Top of the Pops: Graceland


November 13, 2012 by NowhereButPop

By Andrew Doscas


For the sake of imagery, just imagine a 45 year old Paul Simon driving through the Deep South, with his nine year old son in tow, moping over his breakup with Carrie Fisher (Princess Leia).  I don’t know about you, but to me that sounds like the perfect concept for a sitcom.  Instead, this turned out to be the gestation of his greatest solo album Graceland, released in 1986 to commercial and critical acclaim, and reigniting his career.

Simply put, Graceland is the album where Simon realizes that he’s an old man and begins to acknowledge it.  It is without question his old man album.  An old man album is one that is the embodiment of an artist getting acknowledging or getting through their midlife crisis.  He’s realized that the world, the music scene, hell his own life isn’t what it once was.  And so instead of trying to recreate it, or appeal to the trends of the time, Paul Simon did what was good for Paul Simon.  With Graceland, Simon has rightfully concluded that he can’t change the past, and can only focus on the present and go from there as the man he now is, and not the man he once was.  In short, it’s his growing up album.

Musically, Graceland is very interesting because it is a far cry from both the folk sound he had when he was with Art Garfunkel, and the pseudo-pop sounds of his early-80s albums.  With this album, there is a great emphasis on world music, particularly via South African influences such as chants and rhythms.  Imagine if Peter Gabriel produced a Simon and Garfunkel album with a few collaborations with Bob Dylan, that’s Graceland.  Not only was Graceland what the fans wanted, it was also what Paul Simon needed.

The beginnings of the album go back to his failed marriage to Carrie Fisher, whom he was married to for a year, despite the fact that they had been a couple for eight years before they were married.  Ironically enough, they resumed their relationship even after they were divorced.  That brings us to the beginning of the article with Simon and son on their way to Graceland, birthplace of Elvis Presley.  After the divorce, Simon decided to take a sabbatical to Tennessee where he could soak in the footsteps of his idol and clear his head from the divorce.  Somehow his travelling led to South Africa where he would infuse traditional cultural music into American folk and pop.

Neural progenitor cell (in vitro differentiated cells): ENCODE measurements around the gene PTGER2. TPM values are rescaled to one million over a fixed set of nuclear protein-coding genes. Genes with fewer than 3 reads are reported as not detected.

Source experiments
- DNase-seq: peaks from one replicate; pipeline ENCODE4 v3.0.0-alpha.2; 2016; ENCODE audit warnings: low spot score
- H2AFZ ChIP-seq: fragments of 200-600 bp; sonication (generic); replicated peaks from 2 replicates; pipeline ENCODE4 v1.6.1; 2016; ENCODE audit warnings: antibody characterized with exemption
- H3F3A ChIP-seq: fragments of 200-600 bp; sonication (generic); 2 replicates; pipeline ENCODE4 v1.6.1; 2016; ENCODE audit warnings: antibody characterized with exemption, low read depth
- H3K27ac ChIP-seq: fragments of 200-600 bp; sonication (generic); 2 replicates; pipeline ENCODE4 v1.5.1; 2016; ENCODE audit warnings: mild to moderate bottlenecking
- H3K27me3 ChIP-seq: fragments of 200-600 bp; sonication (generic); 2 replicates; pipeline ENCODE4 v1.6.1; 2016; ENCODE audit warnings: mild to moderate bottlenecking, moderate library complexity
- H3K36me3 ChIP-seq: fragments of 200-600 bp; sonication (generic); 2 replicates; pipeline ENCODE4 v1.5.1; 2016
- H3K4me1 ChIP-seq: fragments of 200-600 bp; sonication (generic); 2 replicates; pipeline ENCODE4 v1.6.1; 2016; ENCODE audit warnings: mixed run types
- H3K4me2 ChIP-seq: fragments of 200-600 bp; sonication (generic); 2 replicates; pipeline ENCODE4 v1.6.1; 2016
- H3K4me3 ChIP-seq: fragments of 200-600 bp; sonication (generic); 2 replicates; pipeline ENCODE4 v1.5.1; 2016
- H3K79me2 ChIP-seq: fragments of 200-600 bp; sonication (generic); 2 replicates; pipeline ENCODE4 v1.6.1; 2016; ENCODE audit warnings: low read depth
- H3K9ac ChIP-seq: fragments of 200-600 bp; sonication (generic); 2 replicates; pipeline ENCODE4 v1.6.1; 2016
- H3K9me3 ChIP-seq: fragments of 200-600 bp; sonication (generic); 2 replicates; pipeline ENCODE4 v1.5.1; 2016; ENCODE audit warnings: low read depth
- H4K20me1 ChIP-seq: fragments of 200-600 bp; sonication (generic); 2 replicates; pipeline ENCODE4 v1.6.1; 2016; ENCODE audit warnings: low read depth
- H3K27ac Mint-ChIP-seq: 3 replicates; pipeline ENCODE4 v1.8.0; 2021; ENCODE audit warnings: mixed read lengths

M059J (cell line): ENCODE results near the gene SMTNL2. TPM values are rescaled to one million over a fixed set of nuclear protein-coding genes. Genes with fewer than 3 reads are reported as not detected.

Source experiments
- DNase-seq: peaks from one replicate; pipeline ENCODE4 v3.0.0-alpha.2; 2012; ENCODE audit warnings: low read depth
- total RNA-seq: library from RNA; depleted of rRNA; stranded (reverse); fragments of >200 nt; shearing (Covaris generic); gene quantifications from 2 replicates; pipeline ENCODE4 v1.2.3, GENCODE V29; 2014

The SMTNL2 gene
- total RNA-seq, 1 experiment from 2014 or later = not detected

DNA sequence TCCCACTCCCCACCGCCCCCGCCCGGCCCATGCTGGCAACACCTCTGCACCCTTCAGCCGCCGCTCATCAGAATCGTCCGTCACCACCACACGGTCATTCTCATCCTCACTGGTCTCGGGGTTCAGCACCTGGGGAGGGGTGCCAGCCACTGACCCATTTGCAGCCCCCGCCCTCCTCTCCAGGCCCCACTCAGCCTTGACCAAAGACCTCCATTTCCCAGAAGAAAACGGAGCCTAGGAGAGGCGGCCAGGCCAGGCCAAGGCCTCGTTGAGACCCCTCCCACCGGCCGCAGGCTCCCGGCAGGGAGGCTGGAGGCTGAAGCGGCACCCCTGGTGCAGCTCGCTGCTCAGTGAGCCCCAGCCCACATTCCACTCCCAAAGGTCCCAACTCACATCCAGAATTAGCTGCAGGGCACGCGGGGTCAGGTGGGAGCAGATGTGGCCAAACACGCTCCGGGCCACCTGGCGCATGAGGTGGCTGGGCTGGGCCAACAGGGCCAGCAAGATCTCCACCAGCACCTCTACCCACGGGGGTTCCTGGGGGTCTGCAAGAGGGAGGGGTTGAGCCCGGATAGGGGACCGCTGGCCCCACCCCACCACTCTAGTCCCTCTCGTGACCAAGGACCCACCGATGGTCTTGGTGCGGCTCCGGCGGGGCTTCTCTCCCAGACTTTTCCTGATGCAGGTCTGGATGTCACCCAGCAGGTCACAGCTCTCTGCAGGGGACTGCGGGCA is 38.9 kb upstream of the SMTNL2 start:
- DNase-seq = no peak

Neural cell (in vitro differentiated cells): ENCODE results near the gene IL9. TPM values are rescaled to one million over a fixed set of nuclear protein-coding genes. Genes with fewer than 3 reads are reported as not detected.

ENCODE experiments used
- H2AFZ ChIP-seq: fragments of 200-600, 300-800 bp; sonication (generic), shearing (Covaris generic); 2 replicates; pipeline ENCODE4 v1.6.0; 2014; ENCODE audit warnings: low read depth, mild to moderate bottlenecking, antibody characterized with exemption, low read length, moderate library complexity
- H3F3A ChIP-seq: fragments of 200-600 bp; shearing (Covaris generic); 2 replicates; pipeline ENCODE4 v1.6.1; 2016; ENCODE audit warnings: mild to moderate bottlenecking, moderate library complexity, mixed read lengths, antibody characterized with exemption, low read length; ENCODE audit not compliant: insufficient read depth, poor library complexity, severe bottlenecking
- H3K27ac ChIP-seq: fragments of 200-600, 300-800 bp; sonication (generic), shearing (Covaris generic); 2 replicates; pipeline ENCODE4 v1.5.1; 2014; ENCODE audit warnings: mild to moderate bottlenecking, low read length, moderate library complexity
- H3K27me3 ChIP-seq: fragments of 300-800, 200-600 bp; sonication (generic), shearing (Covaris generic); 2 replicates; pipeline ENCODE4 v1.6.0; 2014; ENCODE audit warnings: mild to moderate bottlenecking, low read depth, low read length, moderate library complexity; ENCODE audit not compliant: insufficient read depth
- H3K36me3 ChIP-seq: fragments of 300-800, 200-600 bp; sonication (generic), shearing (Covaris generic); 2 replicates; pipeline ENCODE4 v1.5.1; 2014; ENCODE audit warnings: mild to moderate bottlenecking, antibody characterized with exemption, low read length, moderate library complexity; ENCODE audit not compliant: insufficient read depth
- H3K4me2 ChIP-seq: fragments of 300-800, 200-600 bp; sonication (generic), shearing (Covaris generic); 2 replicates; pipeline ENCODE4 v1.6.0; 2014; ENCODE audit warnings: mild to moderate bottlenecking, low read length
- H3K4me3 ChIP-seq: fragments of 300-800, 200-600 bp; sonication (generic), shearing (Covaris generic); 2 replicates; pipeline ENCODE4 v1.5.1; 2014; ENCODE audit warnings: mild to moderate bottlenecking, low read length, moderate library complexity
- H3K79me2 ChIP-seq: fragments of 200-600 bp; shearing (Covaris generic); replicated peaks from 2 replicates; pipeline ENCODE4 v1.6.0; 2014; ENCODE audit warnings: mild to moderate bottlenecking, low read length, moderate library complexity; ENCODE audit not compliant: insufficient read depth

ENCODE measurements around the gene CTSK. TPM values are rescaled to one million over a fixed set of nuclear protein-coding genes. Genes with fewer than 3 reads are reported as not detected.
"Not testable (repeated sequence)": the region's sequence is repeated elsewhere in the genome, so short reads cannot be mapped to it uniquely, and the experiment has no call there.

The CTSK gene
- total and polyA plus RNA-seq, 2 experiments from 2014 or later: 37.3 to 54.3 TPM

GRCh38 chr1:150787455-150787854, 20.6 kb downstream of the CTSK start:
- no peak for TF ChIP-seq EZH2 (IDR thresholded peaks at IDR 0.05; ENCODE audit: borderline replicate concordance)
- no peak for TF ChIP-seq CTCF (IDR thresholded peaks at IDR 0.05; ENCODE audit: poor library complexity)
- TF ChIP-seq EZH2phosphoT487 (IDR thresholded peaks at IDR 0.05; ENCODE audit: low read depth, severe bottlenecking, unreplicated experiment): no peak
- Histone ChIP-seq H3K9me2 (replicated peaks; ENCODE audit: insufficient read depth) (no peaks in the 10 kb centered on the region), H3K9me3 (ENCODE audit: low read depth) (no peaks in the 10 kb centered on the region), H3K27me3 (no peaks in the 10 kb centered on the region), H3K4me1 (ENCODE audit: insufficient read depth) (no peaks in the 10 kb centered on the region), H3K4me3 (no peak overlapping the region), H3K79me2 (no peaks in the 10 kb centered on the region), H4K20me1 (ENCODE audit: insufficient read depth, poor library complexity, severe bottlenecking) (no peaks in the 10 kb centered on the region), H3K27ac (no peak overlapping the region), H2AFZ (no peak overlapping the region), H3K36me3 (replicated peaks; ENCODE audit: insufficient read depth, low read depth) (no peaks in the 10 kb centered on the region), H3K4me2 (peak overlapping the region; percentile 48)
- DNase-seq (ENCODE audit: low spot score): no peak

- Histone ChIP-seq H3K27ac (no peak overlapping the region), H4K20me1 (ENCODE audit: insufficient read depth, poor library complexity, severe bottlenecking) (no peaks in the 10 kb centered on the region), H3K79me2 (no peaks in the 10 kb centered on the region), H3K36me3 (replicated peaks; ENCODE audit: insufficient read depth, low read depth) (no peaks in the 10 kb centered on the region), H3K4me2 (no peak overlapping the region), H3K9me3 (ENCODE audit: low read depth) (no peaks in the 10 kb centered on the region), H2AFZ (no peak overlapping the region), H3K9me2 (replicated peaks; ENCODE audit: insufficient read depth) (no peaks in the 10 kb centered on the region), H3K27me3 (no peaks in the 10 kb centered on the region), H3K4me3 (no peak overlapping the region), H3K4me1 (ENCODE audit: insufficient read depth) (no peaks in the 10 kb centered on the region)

The first track on the album “The Boy in the Bubble” describes a trip to South Africa Simon took.  It sounds like he’s talking about the juxtaposition of life in America contrasted against life in a third world nation, such as South Africa.  It’s different there, but not entirely.  In South Africa no one knows who he is, and in America no one seems to care who he is anymore, hence the line “It’s every generation throws a hero up the pop charts”.  His generation has already done that for him, and now it’s time for a new generation to hoist their hero atop of the charts.  Simon can’t expect to just be there, he now has to earn it.  Him earning his place at the top of the charts again started with his trip to Graceland, which is the title to the second track on the album.

“Graceland” simultaneously recounts his trip to Graceland with his son, as well as the breakup with Fisher.  Trying to find solace from the hurt, Paul Simon takes his son on a trip to try and get away from it all.  However, he can’t help but remember when and how Fisher left him and what she told him “losing love is like a window in your heart”.  Simplistically romantic and realistically melancholy at the same time is when he sings “She comes back to tell me she’s gone, as if I didn’t know that…as if I’d never notice the way she brushed her hair from her forehead”.  Obviously he’s noticed the minor things just as much as the major ones, but it’s the minor things such as Carrie Fisher brushing her hair back that he’ll remember.